Keywords: Chile,dictatorship, repression, democratization, human rights
    JEL: D72 N46
    Date: 2019–08
  10. By: De Simone, Lisa; Olbert, Marcel; Spengel, Christoph
    Abstract: Over the past decade, policymakers, non-profit organizations, and the media have demanded greater transparency by multinational firms regarding their global operations and tax payments. These demands are motivated by the assumption that multinational firms engage in aggressive planning strategies to minimize their global tax bill, for instance through operations in tax havens and profit shifting to low-tax jurisdictions. Accordingly, tax transparency is high on the political agenda. The political action resulted in the OECD proposal to require multinational firms to disclose their global operations and tax payments on a country-by-country basis to tax authorities. Since 2016, such country-by-country reporting (CbCR) is mandatory for firms operating in the European Union. While the EU policymakers adopted CbCR primarily in response to perceived harmful tax practices of multinational corporations, the effects of such increased disclosure on corporate decisions is an open but economically and politically relevant question as firms might not only alter their tax strategies but also change their real global footprint in terms of investment in assets or employees.
    Date: 2019
  11. By: Panagiota Papadimitri (Portsmouth Business School); Ansgar Wohlschlegel (Portsmouth Business School)
    Abstract: We explore protection against enforcement as a motive for lobbying and present evidence for bank holding companies with good corporate governance but a poorly performing portfolio of subsidiaries to be more likely to lobby. A simple theoretical model of lobbying as a means for banks to communicate otherwise private information on their quality rationalizes regulators' responsiveness to lobbying, even though lobbying banks inadvertently expose themselves as violators of the regulation. Using a composite governance indicator as a proxy for a bank's quality, we take the hypotheses from the model to a panel dataset of 173 large bank holding companies and their subsidiaries. In line with the theoretical hypotheses, we find that subsidiaries of lobbying, high-governance parent companies are less likely to receive a regulatory enforcement action, but the reverse is true for poor-governance parent companies. Furthermore, banks whose parent companies have lobbied perform better (worse) after five years if the bank holding has a high (low) governance indicator. On a policy note, our paper highlights a potential benefit of the lobbying system and makes the case for carefully designed incentives and commitment powers of bank regulators in order to make the most of this benefit.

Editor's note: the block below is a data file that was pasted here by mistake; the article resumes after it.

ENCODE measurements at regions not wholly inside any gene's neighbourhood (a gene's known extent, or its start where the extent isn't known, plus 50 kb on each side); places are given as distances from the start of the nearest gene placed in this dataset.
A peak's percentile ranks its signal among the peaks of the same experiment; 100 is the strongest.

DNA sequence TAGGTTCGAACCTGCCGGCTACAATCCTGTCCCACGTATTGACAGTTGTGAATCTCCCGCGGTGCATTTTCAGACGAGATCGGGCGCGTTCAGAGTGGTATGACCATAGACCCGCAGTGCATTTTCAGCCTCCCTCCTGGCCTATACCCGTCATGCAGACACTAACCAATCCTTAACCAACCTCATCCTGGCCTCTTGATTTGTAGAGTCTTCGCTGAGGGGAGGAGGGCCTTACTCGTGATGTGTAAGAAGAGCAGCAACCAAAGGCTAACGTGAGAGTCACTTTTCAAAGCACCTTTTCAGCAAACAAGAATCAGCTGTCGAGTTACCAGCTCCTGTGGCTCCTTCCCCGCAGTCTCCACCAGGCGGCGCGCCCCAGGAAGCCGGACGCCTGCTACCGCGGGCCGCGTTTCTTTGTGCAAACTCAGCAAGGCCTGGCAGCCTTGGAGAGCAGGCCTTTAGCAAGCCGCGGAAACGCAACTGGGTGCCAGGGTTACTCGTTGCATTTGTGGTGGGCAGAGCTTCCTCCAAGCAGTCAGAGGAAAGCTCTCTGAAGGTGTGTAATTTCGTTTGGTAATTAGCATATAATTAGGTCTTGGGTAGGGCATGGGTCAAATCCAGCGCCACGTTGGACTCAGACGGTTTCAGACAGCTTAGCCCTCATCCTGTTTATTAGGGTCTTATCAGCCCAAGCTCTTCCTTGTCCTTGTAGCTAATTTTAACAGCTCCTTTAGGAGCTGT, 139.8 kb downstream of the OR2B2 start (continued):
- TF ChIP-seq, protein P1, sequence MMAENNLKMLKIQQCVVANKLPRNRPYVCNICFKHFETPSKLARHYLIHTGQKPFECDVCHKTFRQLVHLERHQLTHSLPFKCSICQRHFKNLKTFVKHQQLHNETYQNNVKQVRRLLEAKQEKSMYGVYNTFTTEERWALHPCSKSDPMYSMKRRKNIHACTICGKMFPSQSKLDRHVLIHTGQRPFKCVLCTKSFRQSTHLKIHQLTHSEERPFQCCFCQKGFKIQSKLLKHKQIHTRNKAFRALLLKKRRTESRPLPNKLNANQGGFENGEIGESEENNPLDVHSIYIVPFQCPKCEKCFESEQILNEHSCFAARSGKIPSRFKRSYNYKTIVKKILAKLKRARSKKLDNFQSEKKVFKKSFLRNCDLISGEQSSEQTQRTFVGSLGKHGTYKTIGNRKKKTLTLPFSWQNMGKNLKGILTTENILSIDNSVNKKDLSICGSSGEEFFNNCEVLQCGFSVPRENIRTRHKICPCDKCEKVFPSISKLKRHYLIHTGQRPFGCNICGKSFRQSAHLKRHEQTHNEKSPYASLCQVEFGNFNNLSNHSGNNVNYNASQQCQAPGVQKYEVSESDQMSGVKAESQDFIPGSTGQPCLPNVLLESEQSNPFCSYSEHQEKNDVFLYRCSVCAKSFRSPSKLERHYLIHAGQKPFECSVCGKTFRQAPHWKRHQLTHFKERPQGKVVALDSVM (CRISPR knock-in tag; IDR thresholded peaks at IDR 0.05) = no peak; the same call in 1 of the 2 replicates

Keywords: Lobbying, enforcement, bank regulation, corporate governance
    JEL: D72 G28 G34 K42
    Date: 2019–07–31
  12. By: Mostapha Diss (GATE Lyon Saint-Étienne - Groupe d'analyse et de théorie économique - ENS Lyon - École normale supérieure - Lyon - UL2 - Université Lumière - Lyon 2 - UCBL - Université Claude Bernard Lyon 1 - Université de Lyon - UJM - Université Jean Monnet [Saint-Étienne] - Université de Lyon - CNRS - Centre National de la Recherche Scientifique); Eric Kamwa (LC2S - Laboratoire caribéen de sciences sociales - CNRS - Centre National de la Recherche Scientifique - UA - Université des Antilles); Issofa Moyouwou (MASS - Université de Yaoundé I [Yaoundé]); Hatem Smaoui (CEMOI - Centre d'Économie et de Management de l'Océan Indien - UR - Université de La Réunion)
    Abstract: In an election, individuals may sometimes abstain or report preferences that include ties among candidates. How abstention or ties within individual preferences impact the performances of voting rules is a natural question addressed in the literature. We reconsider this question with respect to one of the main characteristics of a voting rule: its Condorcet efficiency; that is the conditional probability that the rule selects a Condorcet winner assuming that one exists. We explore the impact of both ties and abstention on the Condorcet efficiency of the whole class of weighted scoring rules in three-candidate elections under the Impartial Anonymous Culture assumption. It appears in general that the possibility of indifference or abstention increases or decreases the Condorcet efficiency of weighted scoring rules depending of the rule in consideration or the probability distribution on the set of observable voting situations.